Let us consider the lovely Cucumber (Calcumis sativus) which is not a vegetable, but rather, a fruit — a fruit in the same botanical family as melons and squash. Generally, we think of the many varieties of cucumbers to be one of two types — either a type best sliced and eaten fresh, or a type best pickled (which may, or may not, mean fermentation, depending on the pickling method). Beyond the light, medium, and dark green varieties we’re all use to seeing, there are also many varieties that are orange, white, and yellow in color.

The cucumber is thought to have been originally domesticated and grown for human consumption in ancient India—perhaps as far back as 4,000 years ago — and then its cultivation and consumption grew out from there — into the Middle East and then up into Europe via the Romans who highly revered them.

Christopher Columbus brought cucumbers to the so-called New World of the Americas when he introduced them in Haiti in 1494. From there, they were introduced to the North American native tribes by various European trappers and explorers, and the Native Americans took to growing them enthusiastically as it became quite clear to them their nutritional and medicinal benefits.

Cucumbers are even mentioned in a key and dramatic passage in the Bible at Isaiah 1:8 where it says: “And the daughter of Zion is left like a booth in a vineyard, like a lodge in a cucumber field, like a besieged city.”

As for the specific benefits of cucumbers, they contain a unique combination of a group of phytonutrients called flavenoids, triterpenes, and lignans. The lignans, themselves, contain a grouping of several varieties that specifically help reduce the risk of certain particularly estrogen-related cancers—including cancers of the ovaries, uterus, breast, and prostate.

The other aspects of the phytonutrients provided by cucumbers provide superb antioxidant and anti-inflammatory support for the human body. One cup of sliced, raw cucumber provide a daily recommended value of Vitamin K of 19%, molybdenum of 12%, and Vitamin C and potassium of 4% — along with comparable percentages of a host of other vitamins and minerals.

The exterior body anti-inflammatory benefits of cucumbers have been reknown for millenia. Indeed, the application of fresh cucumber upon the skin reduces irritation, swelling, and other varieties of skin inflammation — including sunburn. In antiquity, cucumber was often directly applied to almost any kind of wound to the skin—including scorpion and other insect stings and bites.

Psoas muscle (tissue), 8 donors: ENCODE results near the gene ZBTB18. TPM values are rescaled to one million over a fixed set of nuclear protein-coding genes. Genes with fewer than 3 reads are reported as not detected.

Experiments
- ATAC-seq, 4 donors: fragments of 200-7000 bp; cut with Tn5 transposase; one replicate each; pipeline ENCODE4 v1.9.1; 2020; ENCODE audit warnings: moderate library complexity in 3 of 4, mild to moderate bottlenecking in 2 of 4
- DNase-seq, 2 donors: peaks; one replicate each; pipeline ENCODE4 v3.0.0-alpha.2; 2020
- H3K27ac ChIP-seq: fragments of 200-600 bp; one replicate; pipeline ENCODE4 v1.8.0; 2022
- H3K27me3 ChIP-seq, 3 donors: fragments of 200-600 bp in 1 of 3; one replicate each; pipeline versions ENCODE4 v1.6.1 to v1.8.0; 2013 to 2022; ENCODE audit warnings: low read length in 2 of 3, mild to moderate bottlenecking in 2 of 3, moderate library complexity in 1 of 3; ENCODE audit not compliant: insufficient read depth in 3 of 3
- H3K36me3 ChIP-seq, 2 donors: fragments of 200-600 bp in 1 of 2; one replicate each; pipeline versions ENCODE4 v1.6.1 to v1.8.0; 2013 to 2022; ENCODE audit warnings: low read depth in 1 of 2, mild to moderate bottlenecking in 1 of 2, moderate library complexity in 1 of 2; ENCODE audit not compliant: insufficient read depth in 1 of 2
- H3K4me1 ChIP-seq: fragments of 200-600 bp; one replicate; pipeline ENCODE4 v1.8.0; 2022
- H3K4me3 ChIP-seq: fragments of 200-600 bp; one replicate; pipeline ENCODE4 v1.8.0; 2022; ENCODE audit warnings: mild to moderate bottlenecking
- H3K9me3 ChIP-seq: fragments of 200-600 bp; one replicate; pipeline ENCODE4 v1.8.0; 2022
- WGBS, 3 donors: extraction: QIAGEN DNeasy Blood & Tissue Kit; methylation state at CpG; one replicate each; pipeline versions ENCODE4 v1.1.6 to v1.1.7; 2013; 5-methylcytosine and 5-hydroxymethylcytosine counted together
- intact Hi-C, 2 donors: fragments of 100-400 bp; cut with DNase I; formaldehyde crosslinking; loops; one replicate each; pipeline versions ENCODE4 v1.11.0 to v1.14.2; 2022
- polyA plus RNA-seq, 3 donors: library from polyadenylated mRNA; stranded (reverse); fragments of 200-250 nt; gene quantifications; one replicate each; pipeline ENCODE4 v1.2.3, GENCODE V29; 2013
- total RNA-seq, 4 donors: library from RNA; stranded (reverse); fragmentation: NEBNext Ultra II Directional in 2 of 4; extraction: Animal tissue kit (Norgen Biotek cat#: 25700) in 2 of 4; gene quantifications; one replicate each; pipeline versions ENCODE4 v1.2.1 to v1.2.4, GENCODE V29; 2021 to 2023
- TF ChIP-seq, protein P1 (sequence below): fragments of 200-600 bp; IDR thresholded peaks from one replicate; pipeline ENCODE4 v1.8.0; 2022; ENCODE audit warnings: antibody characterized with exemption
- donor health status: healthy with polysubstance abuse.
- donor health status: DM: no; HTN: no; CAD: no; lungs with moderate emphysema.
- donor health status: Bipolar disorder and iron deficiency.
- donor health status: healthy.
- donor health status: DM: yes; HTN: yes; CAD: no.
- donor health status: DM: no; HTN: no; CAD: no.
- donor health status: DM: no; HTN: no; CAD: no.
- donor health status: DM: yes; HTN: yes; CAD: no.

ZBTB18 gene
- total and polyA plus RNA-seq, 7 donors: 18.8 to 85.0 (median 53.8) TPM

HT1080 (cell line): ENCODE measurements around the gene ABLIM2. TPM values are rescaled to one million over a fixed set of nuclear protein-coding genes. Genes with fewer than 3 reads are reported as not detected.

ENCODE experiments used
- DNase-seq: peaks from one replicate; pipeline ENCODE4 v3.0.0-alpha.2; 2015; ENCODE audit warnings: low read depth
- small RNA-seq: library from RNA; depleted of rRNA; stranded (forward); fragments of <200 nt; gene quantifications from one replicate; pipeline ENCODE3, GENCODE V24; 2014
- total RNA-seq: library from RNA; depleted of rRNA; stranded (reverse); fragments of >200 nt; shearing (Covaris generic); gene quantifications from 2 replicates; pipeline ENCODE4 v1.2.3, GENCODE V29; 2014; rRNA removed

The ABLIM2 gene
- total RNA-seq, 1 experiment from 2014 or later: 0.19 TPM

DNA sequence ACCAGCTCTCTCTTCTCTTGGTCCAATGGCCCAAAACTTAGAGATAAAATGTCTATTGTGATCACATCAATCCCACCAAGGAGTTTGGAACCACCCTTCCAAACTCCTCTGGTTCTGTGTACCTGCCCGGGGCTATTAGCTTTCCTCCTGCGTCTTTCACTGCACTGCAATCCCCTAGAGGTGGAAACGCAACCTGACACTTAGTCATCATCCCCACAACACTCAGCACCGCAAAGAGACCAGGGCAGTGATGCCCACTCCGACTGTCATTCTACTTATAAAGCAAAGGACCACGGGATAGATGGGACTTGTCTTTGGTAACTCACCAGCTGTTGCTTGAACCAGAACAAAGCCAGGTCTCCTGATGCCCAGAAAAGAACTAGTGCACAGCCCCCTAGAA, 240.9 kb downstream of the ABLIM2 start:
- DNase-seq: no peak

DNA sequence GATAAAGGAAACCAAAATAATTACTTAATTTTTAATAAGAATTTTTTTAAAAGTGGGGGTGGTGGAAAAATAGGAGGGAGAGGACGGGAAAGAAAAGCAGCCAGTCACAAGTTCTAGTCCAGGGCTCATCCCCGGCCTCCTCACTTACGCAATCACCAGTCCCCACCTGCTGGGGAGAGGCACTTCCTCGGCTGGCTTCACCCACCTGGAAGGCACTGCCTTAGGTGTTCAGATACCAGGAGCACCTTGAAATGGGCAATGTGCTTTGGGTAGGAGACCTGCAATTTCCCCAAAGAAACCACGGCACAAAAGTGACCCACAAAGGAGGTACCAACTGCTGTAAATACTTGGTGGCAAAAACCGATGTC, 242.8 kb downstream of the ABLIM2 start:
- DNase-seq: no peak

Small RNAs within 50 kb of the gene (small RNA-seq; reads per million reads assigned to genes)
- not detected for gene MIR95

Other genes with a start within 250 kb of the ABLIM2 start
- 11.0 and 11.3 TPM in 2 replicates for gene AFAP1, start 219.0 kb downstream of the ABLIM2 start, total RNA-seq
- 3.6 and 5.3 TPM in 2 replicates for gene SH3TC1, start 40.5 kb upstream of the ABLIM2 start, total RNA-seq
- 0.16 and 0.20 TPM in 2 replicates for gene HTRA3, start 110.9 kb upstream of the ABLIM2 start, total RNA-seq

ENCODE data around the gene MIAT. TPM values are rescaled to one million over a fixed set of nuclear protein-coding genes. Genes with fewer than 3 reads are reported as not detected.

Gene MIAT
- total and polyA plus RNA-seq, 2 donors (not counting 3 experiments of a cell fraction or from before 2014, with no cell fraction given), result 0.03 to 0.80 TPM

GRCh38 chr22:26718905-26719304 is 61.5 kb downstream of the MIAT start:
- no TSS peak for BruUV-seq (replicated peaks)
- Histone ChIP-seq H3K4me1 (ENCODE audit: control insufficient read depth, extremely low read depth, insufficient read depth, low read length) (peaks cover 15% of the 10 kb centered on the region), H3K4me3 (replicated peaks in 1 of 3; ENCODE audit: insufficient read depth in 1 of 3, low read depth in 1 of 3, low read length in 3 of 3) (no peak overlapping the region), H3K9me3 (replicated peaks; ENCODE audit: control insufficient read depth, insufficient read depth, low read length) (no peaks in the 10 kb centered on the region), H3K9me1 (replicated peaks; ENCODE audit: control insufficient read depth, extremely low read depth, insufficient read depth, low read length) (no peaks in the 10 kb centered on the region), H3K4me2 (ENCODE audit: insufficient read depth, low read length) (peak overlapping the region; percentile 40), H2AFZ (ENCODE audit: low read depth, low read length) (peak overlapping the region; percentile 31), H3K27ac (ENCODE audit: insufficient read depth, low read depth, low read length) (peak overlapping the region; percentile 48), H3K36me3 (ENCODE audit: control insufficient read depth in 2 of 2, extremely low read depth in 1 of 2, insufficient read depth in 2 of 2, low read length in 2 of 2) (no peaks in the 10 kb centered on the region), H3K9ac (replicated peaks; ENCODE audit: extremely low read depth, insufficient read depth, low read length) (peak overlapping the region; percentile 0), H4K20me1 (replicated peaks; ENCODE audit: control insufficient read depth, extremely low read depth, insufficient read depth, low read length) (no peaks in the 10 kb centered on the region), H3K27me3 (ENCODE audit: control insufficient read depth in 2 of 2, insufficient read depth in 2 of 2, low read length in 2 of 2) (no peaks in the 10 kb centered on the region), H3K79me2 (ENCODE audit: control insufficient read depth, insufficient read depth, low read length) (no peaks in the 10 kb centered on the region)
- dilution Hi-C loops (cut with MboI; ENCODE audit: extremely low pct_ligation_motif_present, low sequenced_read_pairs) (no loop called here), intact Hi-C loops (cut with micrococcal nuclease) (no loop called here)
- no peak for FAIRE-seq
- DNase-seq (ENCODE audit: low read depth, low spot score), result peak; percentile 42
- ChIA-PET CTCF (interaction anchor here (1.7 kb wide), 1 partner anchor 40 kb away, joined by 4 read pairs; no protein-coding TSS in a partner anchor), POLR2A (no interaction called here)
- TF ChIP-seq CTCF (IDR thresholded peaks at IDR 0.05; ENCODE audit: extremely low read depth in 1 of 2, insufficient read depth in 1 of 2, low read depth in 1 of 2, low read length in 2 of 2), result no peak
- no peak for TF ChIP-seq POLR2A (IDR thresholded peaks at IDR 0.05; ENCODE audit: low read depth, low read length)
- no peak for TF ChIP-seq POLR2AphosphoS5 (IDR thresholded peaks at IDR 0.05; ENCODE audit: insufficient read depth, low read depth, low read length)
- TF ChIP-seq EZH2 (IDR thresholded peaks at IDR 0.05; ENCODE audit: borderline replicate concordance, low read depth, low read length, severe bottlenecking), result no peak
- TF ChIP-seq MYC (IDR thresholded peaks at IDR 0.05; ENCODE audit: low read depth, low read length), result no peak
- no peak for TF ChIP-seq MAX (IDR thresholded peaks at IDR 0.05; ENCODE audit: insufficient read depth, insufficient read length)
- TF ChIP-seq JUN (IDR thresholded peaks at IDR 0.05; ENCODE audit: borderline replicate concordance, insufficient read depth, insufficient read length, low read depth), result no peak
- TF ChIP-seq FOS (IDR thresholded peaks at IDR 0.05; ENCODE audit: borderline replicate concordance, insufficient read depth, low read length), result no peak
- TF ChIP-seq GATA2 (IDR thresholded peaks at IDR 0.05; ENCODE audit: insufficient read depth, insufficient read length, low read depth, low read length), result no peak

Science is only now really beginning to focus and make tests upon the unique nutritional specificities of cucumbers and how they relate to the subtle health intracacies of the human body and, like so many other fantastic foods, the body of human knowledge is growing and being constantly revised as we discover more and more benefits within these foods.

It’s remarkable the amount of nutritional power and unique combinations of healthful substances that cucumbers contain while simultaneously being made up of no less than 95 percent water.

If you slice them thin enough, it’s great to consume them with the skin on as it just adds more nutrients and fiber. If you like them pickled — either actually fermented or just done-up primarily with vinegar — as long as you’re not a salt-a-holic, that’s also great and reasonably healthy way to enjoy them.

Besides all the other benefits, cucumbers are uniquely tasty — yet gentle to the palate, and refreshing and hydrating to eat. So go get some cukes today and consume them plain or combined with almost any kind of salad — you just can’t go wrong.

John Corderman

John Corderman is a writer living in Phoenix, Arizona — with extensive experience in retail management, commercial construction, and financial brokerage services. He composes regular comments about American politics and culture.